This lightweight, gel-textured serum is an intriguing but also a frustrating (at least from our perspective) product for those with normal to oily skin looking for the combined benefits of retinol and vitamin C along with some intriguing fatty acids and plant extracts with antioxidant ability.
Compared to the prior version of this formula, the latest incarnation contains more fragrance, thus is likely to pose a stronger risk of irritation. This is potentially more worrisome because the latest formula also contains the potent, synthetic menthol derivative menthol ethylamido oxalate. Although there's no research proving this cooling ingredient is a skin irritant, we know menthol is a skin irritant, and it stands to reason that this derivative would be, too—especially given it's touted as being several magnitudes stronger than menthol, and its cooling/tingling effect lingers.
Why add such an ingredient? The most probable reason is that when a person applies this serum, the intense cooling sensation reinforces that it's doing something. Well, it is doing something, but we suspect it's not something good, and question why a person would want to spend so much on a serum that could irritate skin when there are so many less expensive serums with more intriguing formulas?
The airless jar packaging isn't the best way to dispense a product with this texture (it can get messy), but at least it keeps the sensitive ingredients stable during use. This doesn't contain growth factors as the name states, but that's a good thing because the jury is still out on what effects topical application of growth factors may have on healthy, intact (meaning non-wounded) skin or when used on a regular basis.
So, we have a pricey serum in packaging to keep its light- and air-sensitive ingredients stable, and it contains some good anti-aging ingredients. Unfortunately, it contains enough problematic ingredients to make it a less compelling choice, and one we're no longer comfortable recommending.
A lightweight gel that strengthens skin, repairs aging skin, and protects against future signs of aging. Formulated for all skin types, even the most sensitive. Mild reaction.
Aqua (Water), Cyclopentasiloxane, Dipropylene Glycol, Propylene Glycol, Glycerin, PEG-12 Dimethicone Crosspolymer, Dimethicone, Dimethicone/ PEG-10/15 Crosspolymer, Dimethicone Crosspolymer, Dimethicone/Vinyl Dimethicone Crosspolymer, Dimethiconol, Butylene Glycol, Beta-Glucan, Aminopropyl Dihydrogen Phosphate, Phenoxyethanol, Acetyl Tyrosine, Magnesium Sulfate, Phospholipids, Panthenyl Triacetate, Ethyl Linoleate, Sodium Phosphate, Fragrance (Parfum), Hydrolyzed Sericin, Dipeptide Diaminobutyroyl Benzylamide Diacetate, Oleyl Alcohol, Proline, Retinol, Polysorbate 20, Buddleja Davidii Meristem Cell Culture, Angelica Polymorpha Sinensis Root Extract, Menthyl Ethylamido Oxalate, Hydrolyzed Vegetable Protein, Adenosine Triphosphate, Panax Ginseng Root Extract, Tocopherol, Caprylyl Glycol, Potassium Sorbate, Disodium Acetyl Glucosamine Phosphate, Xanthan Gum, Hexylene Glycol, 1,2-Hexanediol, BHT, Sodium Chloride, BHA.
The "Zo" in Zo Skin Health are the initials of this line's creator, Dr. Zein Obagi. You may recall Obagi, this dermatologist's original namesake skin-care line, which initially was sold only in physicians' offices. Why he decided to create another line with an indirect and confusing association with his first brand is a question we couldn't get the company to answer to our satisfaction. We suspect this is just a way for him to sell his products to the mainstream market while also maintaining the exclusive dermatological bent for his earlier line. Actually, Obagi, the original line, is available online from lots of other skin-care sites as well, and there is no exclusive dermatology angle any more. In total, this adds up to ridiculous marketing nonsense that is neither medical nor good for your skin, and it’s all needlessly expensive. Whether or not women's interest will be sparked by the alleged formulary expertise, or by the blessing, of a dermatologist is yet to be seen.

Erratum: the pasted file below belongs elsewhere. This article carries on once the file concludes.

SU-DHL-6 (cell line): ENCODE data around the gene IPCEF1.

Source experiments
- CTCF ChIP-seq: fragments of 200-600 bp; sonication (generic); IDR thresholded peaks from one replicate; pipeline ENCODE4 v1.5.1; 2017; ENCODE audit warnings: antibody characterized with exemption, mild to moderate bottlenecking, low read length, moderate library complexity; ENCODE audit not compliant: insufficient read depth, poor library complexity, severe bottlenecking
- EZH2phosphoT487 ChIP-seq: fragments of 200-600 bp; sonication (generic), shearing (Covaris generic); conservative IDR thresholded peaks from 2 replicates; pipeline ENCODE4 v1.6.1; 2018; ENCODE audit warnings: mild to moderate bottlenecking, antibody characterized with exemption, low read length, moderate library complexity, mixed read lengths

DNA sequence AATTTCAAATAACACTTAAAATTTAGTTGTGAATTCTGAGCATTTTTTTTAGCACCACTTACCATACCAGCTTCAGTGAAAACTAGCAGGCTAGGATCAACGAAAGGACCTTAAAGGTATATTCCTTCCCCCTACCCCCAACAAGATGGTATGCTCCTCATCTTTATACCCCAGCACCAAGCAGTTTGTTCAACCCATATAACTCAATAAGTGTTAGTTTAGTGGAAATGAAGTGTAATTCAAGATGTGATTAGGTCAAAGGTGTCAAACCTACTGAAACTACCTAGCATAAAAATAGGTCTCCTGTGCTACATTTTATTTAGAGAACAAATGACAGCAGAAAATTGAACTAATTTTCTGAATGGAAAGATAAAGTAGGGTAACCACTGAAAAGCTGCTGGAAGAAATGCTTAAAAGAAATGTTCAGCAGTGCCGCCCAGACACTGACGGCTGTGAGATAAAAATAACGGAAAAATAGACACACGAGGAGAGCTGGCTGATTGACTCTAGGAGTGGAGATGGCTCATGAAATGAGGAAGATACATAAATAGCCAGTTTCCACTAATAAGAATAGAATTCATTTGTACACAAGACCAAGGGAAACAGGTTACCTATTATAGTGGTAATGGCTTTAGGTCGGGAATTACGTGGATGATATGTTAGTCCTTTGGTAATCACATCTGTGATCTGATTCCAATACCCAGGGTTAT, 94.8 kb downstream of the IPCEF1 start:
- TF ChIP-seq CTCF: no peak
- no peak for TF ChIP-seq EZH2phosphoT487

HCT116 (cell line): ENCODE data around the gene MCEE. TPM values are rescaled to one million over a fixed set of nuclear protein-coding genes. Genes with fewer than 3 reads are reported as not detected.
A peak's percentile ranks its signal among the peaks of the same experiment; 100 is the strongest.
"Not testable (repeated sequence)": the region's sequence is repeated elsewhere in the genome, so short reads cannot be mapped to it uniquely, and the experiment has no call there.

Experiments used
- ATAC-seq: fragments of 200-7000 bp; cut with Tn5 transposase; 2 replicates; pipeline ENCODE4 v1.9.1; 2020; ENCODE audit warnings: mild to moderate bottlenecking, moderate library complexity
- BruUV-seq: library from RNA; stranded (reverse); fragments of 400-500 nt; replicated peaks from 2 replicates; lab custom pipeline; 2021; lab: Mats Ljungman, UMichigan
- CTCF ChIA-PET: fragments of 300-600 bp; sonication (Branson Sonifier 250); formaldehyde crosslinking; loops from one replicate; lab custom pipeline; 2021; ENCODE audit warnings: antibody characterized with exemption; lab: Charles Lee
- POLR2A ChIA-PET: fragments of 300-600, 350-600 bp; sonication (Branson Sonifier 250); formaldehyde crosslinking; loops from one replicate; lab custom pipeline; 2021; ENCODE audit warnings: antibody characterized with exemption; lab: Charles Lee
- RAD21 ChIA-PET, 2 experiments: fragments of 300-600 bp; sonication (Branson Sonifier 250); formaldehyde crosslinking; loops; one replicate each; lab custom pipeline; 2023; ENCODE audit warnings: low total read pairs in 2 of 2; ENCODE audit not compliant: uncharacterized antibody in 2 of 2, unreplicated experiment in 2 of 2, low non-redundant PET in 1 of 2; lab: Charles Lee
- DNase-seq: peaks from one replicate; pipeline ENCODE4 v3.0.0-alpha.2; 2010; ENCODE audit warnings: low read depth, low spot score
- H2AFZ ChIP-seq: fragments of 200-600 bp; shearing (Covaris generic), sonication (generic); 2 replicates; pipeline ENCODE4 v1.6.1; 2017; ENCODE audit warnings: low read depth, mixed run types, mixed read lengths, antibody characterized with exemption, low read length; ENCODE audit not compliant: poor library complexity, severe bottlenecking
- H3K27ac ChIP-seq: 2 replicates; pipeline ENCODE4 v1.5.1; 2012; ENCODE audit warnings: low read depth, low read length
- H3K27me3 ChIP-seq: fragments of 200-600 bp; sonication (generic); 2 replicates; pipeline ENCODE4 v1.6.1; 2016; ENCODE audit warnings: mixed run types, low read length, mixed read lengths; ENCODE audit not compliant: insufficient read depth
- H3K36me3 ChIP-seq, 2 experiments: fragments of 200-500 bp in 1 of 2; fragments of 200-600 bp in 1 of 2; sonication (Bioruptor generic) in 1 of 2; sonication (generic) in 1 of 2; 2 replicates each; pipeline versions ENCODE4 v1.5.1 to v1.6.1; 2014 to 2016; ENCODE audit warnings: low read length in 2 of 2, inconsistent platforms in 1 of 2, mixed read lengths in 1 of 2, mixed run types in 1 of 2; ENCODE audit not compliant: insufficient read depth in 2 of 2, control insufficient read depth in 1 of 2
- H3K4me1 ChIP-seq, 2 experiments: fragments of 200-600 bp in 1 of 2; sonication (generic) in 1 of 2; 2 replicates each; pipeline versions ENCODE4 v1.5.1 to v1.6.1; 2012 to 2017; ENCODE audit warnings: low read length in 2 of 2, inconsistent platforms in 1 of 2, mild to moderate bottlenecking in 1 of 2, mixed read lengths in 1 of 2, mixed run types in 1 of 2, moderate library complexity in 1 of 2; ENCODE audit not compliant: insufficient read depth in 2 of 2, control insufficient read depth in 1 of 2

The main differences between the original Obagi line and the Zo Skin Health line are that the Obagi line offers a couple prescription-only products that contain 4% hydroquinone and tretinoin. Curiously, some of the Zo Skin Health products have distinctly better formulas than similar products in the original Obagi line. The only other differences you'll find are packaging and the fact that Zo Skin Health products cost more.
As it turns out, despite a price point that's far from reasonable, there are more formulary victories than defeats in the Zo Skin Health collection. For the most part, this line does a good job of offering consumers formidable options to improve the appearance of skin and (in the case of sunscreens) to prevent further damage to aging skin. This is a worthwhile line if you're looking for products with retinol that also contain other state-of-the-art ingredients (most retinol products are one-note formularies).
The body-care products are also a cut above, though again, the prices are definitely not easy on the pocketbook. However, there are less expensive options, so there's no need to worry if you can't afford this line. Zo Skin Health is not one-stop shopping for all manner of sun-damaged or aging skin and it also isn't comprehensive enough to meet everyone's needs and preferences. However, formula- and appearance-wise it bests much of what Obagi touts as state-of-the-art in his original line. Ideally, he should've parlayed the best formulas devised for Zo Skin Health products into the Obagi line products because that would ostensibly give him reason to weed out the average to poor products that are still available.
For more information about Zo Skin Health, call 888-893-1375 or visit www.zoskinhealth.com.